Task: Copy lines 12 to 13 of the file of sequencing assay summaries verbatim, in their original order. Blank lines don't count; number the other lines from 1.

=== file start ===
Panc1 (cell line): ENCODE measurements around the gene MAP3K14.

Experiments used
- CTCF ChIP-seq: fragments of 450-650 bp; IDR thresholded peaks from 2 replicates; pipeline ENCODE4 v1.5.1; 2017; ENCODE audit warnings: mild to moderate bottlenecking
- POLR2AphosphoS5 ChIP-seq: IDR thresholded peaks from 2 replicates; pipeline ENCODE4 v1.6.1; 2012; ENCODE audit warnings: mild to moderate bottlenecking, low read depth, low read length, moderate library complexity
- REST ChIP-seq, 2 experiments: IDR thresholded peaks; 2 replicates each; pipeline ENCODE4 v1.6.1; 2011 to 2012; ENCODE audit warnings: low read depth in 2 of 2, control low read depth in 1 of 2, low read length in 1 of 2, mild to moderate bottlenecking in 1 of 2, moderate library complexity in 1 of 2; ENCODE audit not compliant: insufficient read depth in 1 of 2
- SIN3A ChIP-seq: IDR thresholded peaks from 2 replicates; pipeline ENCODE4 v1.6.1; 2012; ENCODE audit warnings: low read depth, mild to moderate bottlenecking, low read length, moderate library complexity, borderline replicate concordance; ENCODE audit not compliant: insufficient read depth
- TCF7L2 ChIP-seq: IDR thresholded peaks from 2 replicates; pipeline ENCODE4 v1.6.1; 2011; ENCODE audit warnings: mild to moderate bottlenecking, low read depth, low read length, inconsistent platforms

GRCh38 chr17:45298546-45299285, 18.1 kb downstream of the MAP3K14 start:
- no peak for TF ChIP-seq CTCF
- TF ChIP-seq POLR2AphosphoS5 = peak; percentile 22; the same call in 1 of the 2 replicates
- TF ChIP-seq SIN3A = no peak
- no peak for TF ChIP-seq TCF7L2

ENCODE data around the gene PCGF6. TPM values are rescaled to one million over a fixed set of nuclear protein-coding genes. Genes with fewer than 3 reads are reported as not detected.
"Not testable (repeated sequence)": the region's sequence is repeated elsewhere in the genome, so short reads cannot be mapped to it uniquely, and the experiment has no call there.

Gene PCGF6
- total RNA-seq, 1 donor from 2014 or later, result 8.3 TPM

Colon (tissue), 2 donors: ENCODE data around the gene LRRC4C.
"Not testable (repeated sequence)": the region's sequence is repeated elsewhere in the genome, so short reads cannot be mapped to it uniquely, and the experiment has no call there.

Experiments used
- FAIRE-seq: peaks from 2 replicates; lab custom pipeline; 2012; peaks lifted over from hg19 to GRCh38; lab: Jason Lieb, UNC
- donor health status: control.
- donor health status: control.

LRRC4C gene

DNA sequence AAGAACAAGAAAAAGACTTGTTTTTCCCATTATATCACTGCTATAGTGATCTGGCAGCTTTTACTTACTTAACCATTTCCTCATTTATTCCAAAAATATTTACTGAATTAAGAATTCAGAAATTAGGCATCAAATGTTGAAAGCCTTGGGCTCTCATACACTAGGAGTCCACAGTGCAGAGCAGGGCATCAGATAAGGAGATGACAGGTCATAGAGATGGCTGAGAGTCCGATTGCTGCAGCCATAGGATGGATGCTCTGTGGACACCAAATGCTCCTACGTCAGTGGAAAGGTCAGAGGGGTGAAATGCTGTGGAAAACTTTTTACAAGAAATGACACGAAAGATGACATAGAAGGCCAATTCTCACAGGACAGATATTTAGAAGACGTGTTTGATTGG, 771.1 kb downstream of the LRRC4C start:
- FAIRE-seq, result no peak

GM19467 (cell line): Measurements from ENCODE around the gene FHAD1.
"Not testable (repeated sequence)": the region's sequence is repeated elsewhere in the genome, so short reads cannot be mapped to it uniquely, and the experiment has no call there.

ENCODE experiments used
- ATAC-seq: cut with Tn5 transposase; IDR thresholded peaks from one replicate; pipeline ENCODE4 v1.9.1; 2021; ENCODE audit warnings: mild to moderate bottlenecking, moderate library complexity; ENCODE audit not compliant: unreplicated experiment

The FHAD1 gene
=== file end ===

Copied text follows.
- no peak for TF ChIP-seq TCF7L2

ENCODE data around the gene PCGF6. TPM values are rescaled to one million over a fixed set of nuclear protein-coding genes. Genes with fewer than 3 reads are reported as not detected.